Monday, September 09, 2019

From Ian:

Matti Friedman (NYTs): The One Thing No Israeli Wants to Discuss
The decisive factor in next week’s election — and the reason for Benjamin Netanyahu’s durability — is a repressed memory.

When trying to understand Israel’s election on Sept. 17, the second in the space of six months, you can easily get lost in the details — corruption charges, coalition wrangling, bickering between left and right. But the best explainer might be a small film that you’re unlikely to see about something that people here prefer not to discuss.

The opening scene of “Born in Jerusalem and Still Alive,” which just won the prize for best first feature at the Jerusalem Film Festival, catches the main character grimacing as he overhears a glib tour guide. When she describes downtown Jerusalem to her group as “beautiful,” the “center of night life and food for the young generation,” Ronen, an earnest man in his late 30s, interrupts.

“Don’t believe her,” he tells the tourists in Hebrew-accented English. “You see this market? Fifteen years ago it was a war zone. Next to my high school there was a terror attack. Next to the university there was a terror attack. First time I made sex — terror attack.” One of the tourists sidles over, interested. “Yes,” Ronen tells her, “we had to stop.”

No single episode has shaped Israel’s population and politics like the wave of suicide bombings perpetrated by Palestinians in the first years of the 21st century. Much of what you see here in 2019 is the aftermath of that time, and every election since has been held in its shadow. The attacks, which killed hundreds of Israeli civilians, ended hopes for a negotiated peace and destroyed the left, which was in power when the wave began. Any sympathy that the Israeli majority had toward Palestinians evaporated.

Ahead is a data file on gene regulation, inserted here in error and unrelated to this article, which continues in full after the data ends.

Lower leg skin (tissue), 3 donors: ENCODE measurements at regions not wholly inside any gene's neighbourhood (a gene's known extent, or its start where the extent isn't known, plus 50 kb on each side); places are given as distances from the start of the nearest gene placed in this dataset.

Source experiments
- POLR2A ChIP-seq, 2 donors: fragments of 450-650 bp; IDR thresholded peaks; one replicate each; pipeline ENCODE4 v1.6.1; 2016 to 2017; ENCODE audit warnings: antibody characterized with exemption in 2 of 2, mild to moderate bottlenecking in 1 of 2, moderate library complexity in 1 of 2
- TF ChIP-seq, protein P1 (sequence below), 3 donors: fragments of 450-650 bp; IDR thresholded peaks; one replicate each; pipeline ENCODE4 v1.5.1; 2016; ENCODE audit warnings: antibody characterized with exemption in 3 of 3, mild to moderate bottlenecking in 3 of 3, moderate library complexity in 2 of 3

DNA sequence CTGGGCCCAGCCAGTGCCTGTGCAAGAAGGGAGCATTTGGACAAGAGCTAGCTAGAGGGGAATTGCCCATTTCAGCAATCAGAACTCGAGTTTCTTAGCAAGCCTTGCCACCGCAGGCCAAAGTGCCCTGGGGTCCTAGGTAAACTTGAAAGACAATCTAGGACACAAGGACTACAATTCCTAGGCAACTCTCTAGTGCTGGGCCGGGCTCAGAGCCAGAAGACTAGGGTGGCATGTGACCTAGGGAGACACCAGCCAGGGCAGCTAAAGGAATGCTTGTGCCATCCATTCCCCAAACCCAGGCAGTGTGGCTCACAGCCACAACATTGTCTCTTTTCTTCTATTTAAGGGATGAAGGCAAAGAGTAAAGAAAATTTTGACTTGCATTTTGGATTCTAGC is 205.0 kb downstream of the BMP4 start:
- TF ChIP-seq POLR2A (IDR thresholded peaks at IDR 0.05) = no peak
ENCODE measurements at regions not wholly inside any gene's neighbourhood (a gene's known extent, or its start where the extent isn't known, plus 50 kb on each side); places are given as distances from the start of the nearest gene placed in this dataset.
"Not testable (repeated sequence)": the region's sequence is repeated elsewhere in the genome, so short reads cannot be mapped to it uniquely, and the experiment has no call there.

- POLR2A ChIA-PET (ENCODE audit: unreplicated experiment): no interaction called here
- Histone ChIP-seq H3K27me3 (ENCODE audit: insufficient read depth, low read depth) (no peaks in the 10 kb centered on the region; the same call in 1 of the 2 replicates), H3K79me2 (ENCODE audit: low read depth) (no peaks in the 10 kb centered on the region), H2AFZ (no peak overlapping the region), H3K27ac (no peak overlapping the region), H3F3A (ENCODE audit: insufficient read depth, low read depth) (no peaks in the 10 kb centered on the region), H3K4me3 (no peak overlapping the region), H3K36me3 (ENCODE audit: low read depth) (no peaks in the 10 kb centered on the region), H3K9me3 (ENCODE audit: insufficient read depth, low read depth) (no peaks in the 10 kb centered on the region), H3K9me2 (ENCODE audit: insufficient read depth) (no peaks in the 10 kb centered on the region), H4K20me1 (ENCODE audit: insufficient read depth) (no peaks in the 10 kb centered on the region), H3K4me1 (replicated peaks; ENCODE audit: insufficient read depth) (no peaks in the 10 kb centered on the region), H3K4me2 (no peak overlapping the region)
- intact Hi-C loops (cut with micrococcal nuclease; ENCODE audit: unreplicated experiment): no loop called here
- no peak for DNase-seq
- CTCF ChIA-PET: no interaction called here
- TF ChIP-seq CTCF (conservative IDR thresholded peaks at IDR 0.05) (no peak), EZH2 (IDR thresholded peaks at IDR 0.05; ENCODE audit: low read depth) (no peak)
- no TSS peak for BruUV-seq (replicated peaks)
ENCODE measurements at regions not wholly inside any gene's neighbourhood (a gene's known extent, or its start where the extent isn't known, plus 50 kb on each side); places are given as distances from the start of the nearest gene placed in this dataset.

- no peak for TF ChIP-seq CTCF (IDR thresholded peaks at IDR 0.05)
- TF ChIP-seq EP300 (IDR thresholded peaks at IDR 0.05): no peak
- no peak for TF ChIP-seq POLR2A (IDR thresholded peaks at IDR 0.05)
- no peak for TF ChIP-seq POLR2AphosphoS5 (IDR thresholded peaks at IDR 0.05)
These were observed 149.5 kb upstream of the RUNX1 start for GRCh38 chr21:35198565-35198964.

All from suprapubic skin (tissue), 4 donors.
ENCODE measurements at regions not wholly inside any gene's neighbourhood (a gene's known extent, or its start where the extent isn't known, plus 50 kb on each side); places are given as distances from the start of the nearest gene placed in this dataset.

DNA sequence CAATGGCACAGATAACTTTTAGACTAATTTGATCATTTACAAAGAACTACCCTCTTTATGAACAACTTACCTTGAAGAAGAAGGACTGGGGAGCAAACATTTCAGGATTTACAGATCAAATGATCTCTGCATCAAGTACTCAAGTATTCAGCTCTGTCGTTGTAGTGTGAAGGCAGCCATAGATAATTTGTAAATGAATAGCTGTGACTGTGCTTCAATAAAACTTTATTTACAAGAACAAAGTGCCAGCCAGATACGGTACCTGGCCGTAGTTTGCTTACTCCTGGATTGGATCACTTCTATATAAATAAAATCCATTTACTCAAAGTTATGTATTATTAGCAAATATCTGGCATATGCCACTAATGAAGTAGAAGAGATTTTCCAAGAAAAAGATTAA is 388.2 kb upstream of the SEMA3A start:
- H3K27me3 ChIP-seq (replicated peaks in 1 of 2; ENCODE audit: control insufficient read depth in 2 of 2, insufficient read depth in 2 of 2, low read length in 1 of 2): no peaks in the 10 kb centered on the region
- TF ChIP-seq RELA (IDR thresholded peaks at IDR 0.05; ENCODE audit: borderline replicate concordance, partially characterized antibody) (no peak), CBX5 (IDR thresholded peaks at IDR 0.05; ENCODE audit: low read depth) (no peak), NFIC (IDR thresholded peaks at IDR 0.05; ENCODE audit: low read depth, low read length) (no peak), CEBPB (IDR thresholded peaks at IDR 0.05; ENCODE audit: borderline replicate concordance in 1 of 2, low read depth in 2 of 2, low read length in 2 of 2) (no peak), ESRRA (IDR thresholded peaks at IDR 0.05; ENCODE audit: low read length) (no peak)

More than any other single development, that period explains the durability of Benjamin Netanyahu, which outsiders sometimes struggle to understand. Simply put, in the decade before Mr. Netanyahu came to power in 2009, the fear of death accompanied us in public places. There was a chance your child could be blown up on the bus home from school. In the decade since, that has ceased to be the case. Next to that fact, all other issues pale. Whatever credit the prime minister really deserves for the change, for many voters it’s a good enough reason to keep him in power on Sept. 17. (h/t Yerushalimey)


Bari Weiss: Anti-Semites with PhDs are harder to fight
In order to be welcomed as a Jew in a growing number of progressive groups, you have to disavow a list of things that grows longer every day. Whereas once it was enough to criticize Israeli government policy, specifically its treatment of Palestinians, now Israel’s very existence must be denounced. Whereas once it was enough to for­swear the Jewish Defense League, now the very idea of Jewish power must be abjured. Whereas once Jewish success had to be explained, now it has to be apologized for. Whereas once only Israel’s government was demonized, now it is the Jewish movement for self-determination itself.

This bargain, which is really an ultimatum, explains so much.